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An urgent plea: Help stop stoning of Nigerian woman

A Nigerian woman who became pregnant outside of marriage is set for execution in the coming weeks. She was sentenced to death last October and has had one stay of execution to allow her to nurse her infant for a longer period.

“They will dig a pit, then they will put the convict in in a way that she will not be able to escape, and then she will be stoned,” says Aliyu Abubaker Sanyinna, the attorney general in Nigeria’s Sokoto state where the woman is from. “Another way is that she could be tied up against a tree or a pillar.”

Safiya Husseini, 30, claims she was raped. The man who caused her to become pregnant has fled, according to news reports.

While Husseini’s case is considered extreme, the concerns it raises for women in Nigeria are by no means unique. Last year a teenage single mother, who claimed she became pregnant after she was raped by three men, was given 100 lashes in public and then forced to marry one of several men who had presented themselves to her. The courts said she was 17. Her parents said she was 14.

“The situation here is very fragile, particularly for women who are living alone or with their children,” said a representative of a Nigerian women’s rights organization. “There are moral police who are going around looking for infractions, and women living alone are upset because nobody knows who is watching you or what they might say about you.”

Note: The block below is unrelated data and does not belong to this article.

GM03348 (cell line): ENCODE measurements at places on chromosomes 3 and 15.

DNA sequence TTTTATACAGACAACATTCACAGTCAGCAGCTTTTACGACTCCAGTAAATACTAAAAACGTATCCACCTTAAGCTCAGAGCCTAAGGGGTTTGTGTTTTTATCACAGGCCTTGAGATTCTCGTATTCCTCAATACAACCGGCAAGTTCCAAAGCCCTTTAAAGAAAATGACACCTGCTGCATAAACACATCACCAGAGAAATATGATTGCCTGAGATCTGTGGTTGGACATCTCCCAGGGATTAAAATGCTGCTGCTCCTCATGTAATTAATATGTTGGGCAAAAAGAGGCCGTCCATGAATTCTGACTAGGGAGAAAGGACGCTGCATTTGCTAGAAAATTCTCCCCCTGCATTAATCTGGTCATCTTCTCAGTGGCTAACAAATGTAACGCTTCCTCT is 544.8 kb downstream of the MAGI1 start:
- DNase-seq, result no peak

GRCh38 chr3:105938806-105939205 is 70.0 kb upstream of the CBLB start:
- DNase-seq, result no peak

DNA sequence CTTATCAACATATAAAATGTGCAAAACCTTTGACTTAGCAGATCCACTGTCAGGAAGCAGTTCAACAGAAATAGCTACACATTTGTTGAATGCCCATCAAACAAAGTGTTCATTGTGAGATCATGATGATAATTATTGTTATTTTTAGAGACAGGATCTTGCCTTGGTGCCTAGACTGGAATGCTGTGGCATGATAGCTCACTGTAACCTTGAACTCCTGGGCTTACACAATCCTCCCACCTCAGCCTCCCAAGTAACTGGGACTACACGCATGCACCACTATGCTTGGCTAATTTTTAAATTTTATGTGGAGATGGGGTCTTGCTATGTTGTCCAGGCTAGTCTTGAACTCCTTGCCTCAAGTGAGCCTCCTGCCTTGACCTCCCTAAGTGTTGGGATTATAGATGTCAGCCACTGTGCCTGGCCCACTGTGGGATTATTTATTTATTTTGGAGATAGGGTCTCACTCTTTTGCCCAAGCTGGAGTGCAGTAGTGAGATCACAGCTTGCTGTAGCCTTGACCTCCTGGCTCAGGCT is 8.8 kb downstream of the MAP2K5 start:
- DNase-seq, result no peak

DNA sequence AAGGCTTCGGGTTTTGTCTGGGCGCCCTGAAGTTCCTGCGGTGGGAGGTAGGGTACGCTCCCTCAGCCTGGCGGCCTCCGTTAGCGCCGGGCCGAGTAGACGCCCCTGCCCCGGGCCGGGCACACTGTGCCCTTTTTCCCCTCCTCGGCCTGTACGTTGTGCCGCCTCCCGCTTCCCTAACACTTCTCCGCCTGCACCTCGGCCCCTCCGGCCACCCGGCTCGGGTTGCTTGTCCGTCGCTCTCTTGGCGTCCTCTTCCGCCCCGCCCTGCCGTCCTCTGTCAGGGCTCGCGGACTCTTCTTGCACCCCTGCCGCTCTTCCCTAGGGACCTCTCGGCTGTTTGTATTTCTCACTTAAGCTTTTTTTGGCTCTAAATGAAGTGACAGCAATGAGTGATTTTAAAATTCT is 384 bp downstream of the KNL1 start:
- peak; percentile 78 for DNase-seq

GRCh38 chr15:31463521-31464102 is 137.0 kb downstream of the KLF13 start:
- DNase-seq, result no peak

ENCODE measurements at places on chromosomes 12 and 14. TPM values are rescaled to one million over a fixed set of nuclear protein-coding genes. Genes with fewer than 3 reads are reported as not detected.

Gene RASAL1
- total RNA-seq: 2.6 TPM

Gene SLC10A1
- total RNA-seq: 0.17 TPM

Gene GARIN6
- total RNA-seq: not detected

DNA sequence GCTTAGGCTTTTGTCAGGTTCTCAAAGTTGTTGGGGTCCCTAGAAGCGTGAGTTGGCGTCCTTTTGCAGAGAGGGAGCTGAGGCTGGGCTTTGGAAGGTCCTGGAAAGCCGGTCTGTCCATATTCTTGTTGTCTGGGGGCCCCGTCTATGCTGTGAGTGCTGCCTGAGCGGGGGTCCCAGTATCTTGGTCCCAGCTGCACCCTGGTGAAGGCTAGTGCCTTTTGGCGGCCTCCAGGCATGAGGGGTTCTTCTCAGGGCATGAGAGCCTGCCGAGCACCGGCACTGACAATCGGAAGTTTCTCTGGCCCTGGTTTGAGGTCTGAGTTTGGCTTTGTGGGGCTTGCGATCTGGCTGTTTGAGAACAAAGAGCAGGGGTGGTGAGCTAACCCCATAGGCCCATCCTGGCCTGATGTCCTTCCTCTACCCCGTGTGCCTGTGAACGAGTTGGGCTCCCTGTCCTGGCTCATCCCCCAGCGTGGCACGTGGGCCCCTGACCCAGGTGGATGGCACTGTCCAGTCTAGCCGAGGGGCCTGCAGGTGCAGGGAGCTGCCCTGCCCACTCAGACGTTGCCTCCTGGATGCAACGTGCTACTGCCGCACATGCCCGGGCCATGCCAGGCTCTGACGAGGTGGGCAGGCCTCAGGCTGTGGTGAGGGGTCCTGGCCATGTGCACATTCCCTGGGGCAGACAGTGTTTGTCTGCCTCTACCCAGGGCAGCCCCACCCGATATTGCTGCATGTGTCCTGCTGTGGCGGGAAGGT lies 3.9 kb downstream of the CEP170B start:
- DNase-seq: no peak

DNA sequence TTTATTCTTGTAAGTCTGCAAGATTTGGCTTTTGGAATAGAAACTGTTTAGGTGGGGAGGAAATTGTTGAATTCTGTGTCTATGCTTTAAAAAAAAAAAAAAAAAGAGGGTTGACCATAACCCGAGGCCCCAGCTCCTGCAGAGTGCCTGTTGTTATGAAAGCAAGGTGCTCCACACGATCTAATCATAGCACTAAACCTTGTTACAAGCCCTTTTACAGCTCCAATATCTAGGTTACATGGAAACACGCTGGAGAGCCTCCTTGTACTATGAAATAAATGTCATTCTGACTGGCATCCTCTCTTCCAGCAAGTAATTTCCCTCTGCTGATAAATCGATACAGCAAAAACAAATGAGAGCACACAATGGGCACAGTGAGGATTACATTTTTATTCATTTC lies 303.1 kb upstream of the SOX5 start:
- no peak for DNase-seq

Nine of Nigeria’s 36 states are said to operate under Sharia, Islamic law.

International rights groups campaigning for Husseini are not opposing the right of Nigerian states to impose Islamic law, which they believe would be a tactical mistake, but are insisting that even within it the Husseini verdict is both flawed and exceptionally harsh. They are asking that letters or e-mails supporting clemency for Husseini be sent to the Nigerian embassy and that requests be made that the federal government take all measures to ensure that Husseini’s right to an appeal be respected and enforced.

Letters and e-mails can be addressed to Ambassador Jibril Muhammad Aminu, Embassy of the Federal Republic of Nigeria, 1333 16th Street NW, Washington DC 20036. Telephone: (202) 986-8400. Fax: (202) 775-1385. E-mails can be sent through the embassy’s Web site at http://www.nigeriaembassyusa.org/contact.shtml

National Catholic Reporter, March 29, 2002